p(y|f)=\prod_{i=1}^N p(y_i|f)

This allows us to simplify the Hessian matrix to be zero everywhere, except for its diagonal which is the second-order derivative of the log-likelihood function with respect to the GP:

H_{ii}=\frac{\partial^2}{\partial f_i^2}\log p(y_i|f_i)

The right-hand side can be derived by differentiating the standard Gaussian log-likelihood twice with respect to the variance while accounting for our exponential transform:

\begin{gather*} \frac{\partial^2}{\partial f_i^2}\log p(y_i|f_i)\\ =\frac{\partial}{\partial f_i} \frac{\partial}{\partial f_i}\log p(y_i|f_i)\\ =\frac{\partial}{\partial f_i} \frac{\partial}{\partial f_i}\left( -0.5 \log (2\pi)-0.5f_i - 0.5\frac{y_i^2}{exp(f_i)}\right)\\ =\frac{\partial}{\partial f_i} \left(-0.5 + 0.5\frac{y_i^2}{exp(f_i)}\right)\\ =- 0.5\frac{y_i^2}{exp(f_i)} \end{gather*}

Which yields

H_{ii}=- 0.5\frac{y_i^2}{exp(f_i)}

and

A_{ii}=2\cdot\frac{exp(f_i)}{y_i^2}

Finally, we need to derive the so-called posterior predictive distribution i.e. our predictions for new, unobserved inputs:

p(y^*|X^*,X,Y)

I will only state the results from GPML, chapter 3 for our setup, without the preceding derivations. First, we need to calculate the posterior predictive distribution for the latent GP which, using our approximation from above, is yet another GP:

\begin{gather*} p(f^*|X^*,X,Y)=\mathcal{GP}(f^*|\mu^*,S^*)\\ \mu^*=K_{*N}K_{NN}^{-1}\hat{f}\\ S^*=K_{**}-K_{*N}(K_{NN}+A)^{-1}K_{*N}^T \end{gather*}

where the K-variables denote the kernel covariance gram-matrices for training and evaluation dataset and the kernel cross-covariance matrix between training and evaluation datasets. If you are familiar with GP-regression, you can see that the posterior mean and covariance terms are almost the same as in the standard case, except that we accounted for the mean and covariance of our Laplace approximation.

Finally, we can derive the posterior predictive distribution for new data by marginalising out the GP posterior predictive function:

p(y^*|X^*,X,Y)=\int p(y^*|f^*)p(f^*|\mu^*,S^*)df^* = \int\mathcal{N}(y^*|0,f^*)\mathcal{GP}(f^*|\mu^*,S^*)df^*

This integral is also intractable — luckily, since we only want to evaluate the posterior predictive distribution, we can sample from the target distribution via Monte Carlo sampling.

To demonstrate this approach in practice, I implemented a brief example in Julia. The full code can be found in this Jupyter notebook on Github.

## A quick example using Julia

The data is a simple, 1D toy-example with 200 observations and generating distributions

y\sim \mathcal{N}(0,sin^2(2 *X)),\quad X\sim\mathcal{U}(-3,3)

i.e. the input variable is sampled uniformly between -3 and 3 and the target is drawn from a zero-mean Gaussian with periodic variance:

To fully define the GP, we also need to specify the kernel function — here I chose a standard Square-Exponential (SE) kernel plus the already mentioned additive noise term, i.e.

k(x,x') = s\cdot\exp\left(\frac{(x-x')^2}{l}\right) + \nu\delta_{xx'}

where all three hyper-parameters need to be positive. We now have all the formulas we need to define the necessary functions and structs (Julia’s counterpart to classes in object oriented languages)

The resulting functional posterior predictive distribution after optimising the above kernel hyper-parameters and the Laplace Approximation looks as follows:

To see what happens for data that lies outside of the range of our training data, the evaluation was performed on the interval . As you can see, the posterior predictive variance shows a sharp increase the further we look into the unknown.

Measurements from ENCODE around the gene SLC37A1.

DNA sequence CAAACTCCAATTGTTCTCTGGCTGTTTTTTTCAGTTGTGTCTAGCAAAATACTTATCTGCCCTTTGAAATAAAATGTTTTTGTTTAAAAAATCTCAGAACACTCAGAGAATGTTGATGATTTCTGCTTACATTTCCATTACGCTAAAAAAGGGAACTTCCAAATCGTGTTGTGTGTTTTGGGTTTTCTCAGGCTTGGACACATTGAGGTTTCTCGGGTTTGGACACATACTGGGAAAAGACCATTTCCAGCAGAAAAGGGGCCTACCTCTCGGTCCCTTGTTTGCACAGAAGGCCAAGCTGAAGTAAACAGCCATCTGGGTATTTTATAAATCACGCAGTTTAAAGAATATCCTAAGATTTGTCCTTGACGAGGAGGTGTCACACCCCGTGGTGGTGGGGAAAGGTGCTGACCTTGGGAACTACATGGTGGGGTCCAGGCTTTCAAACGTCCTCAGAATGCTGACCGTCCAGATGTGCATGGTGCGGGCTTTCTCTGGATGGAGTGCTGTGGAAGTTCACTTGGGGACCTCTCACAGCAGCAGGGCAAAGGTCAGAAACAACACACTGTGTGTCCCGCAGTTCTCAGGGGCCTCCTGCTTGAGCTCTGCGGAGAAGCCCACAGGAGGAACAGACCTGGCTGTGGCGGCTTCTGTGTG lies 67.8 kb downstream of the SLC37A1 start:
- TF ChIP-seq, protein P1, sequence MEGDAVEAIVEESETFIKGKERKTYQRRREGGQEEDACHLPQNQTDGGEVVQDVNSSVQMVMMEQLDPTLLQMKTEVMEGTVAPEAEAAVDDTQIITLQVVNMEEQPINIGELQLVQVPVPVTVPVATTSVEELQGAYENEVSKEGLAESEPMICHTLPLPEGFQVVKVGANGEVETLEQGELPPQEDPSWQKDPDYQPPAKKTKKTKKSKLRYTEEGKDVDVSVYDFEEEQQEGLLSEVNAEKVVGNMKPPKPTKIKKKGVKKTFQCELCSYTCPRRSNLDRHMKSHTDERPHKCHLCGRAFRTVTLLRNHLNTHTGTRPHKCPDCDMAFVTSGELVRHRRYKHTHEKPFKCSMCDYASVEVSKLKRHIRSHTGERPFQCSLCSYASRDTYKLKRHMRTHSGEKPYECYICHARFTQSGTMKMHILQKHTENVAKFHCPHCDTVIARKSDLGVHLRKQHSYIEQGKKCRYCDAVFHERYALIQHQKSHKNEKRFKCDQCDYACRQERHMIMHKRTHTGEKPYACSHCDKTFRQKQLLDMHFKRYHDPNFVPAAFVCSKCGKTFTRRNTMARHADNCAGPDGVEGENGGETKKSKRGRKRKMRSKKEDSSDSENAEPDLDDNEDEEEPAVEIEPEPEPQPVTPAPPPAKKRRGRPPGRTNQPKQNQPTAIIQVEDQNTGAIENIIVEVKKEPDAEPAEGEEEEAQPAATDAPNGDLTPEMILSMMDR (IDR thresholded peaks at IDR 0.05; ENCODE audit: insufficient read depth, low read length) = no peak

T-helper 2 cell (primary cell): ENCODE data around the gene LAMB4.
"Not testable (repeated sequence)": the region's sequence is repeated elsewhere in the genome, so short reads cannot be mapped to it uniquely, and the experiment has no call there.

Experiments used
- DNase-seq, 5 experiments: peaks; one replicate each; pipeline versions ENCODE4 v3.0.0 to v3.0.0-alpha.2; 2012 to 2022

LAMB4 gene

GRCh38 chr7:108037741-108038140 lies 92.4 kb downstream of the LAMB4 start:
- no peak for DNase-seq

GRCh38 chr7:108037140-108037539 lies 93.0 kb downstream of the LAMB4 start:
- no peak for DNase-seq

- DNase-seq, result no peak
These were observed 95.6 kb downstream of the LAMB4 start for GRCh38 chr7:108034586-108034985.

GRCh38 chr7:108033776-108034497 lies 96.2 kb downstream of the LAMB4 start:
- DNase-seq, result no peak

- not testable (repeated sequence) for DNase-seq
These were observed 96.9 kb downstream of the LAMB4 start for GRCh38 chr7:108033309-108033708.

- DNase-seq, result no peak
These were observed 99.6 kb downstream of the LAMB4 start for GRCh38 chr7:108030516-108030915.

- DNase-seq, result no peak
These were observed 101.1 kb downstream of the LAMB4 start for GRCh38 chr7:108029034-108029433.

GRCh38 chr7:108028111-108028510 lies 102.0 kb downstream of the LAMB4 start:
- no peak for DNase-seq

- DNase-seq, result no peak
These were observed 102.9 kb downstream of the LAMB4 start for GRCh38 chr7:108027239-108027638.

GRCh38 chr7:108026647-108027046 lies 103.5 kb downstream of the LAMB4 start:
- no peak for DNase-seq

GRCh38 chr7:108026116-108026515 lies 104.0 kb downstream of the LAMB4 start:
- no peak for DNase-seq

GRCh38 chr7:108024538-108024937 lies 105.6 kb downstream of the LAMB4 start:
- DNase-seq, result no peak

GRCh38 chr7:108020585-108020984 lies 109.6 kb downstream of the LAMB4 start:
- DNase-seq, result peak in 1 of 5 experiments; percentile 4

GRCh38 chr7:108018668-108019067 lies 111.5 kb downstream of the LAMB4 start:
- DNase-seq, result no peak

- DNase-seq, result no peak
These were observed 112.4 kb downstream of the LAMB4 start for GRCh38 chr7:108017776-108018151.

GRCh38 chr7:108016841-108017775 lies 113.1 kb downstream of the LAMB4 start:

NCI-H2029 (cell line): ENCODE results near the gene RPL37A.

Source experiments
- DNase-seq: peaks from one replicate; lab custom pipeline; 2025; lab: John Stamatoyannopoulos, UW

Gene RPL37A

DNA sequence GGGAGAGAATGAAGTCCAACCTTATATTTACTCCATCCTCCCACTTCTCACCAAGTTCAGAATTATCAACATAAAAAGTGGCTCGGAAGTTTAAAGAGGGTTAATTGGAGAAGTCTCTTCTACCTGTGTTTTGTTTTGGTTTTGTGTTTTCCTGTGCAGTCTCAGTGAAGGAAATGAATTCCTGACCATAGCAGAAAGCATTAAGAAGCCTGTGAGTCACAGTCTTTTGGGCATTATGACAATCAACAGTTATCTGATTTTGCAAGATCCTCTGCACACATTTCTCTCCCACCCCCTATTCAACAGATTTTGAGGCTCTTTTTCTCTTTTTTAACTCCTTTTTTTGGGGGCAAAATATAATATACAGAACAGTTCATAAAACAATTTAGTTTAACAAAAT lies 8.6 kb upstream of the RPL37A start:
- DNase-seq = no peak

This is exactly what should happen under the influence of epistemic uncertainty. To some extent, a model can learn which functions describe the target function in close distance to the training data. On the other hand, the set of candidate functions that might equally well describe data outside our observations grows larger the farther we move away from the training data.

Put simple, the less similar our test data is to the training data, the more uncertain we should be about our predictions. This uncertainty is expressed by the variance of the posterior predictive distribution — larger variance implies larger uncertainty.

We can also see this quite well by comparing the posterior predictive density for an X that lies in the center of observed data vs. the posterior predictive density for an X rather outside that range:

It is quite obvious that the posterior predictive density at -3.5 implies a much broader range of potential values for y than the posterior predictive density at zero. Being able to quantify such uncertainty is one of the most intriguing features of Bayesian Machine Learning and I can highly recommend to dive deeper into this vast topic.

## Going further

It is quite obvious that the example we used was only a toy dataset and doesn’t yet prove anything about the real-world capabilities of the proposed model. If you are interested, feel free to use and modify the code and try the model on something more realistic.

One potential application for such models would be financial time-series data which are quite well known to exhibit highly variable variance in periods of crisis. While GARCH models are often consider state-of-the-art here, a GP model might be an interesting alternative. Another possible improvement for general continuous regression problems would be to also model the data mean as a GP.

A final word about scalability: Plain GP models like the one we discussed here are quite infamous for being infeasible for larger datasets. Luckily, many smart people have developed methods to solve these issues, at least to some extent. In case you are interested in such approaches, you can find an overview in these slides from the Gaussian Process Summer School 2019.

And that’s it for today. Thanks for reading this far and let me know in the comments if you have any questions or found any errors in this post.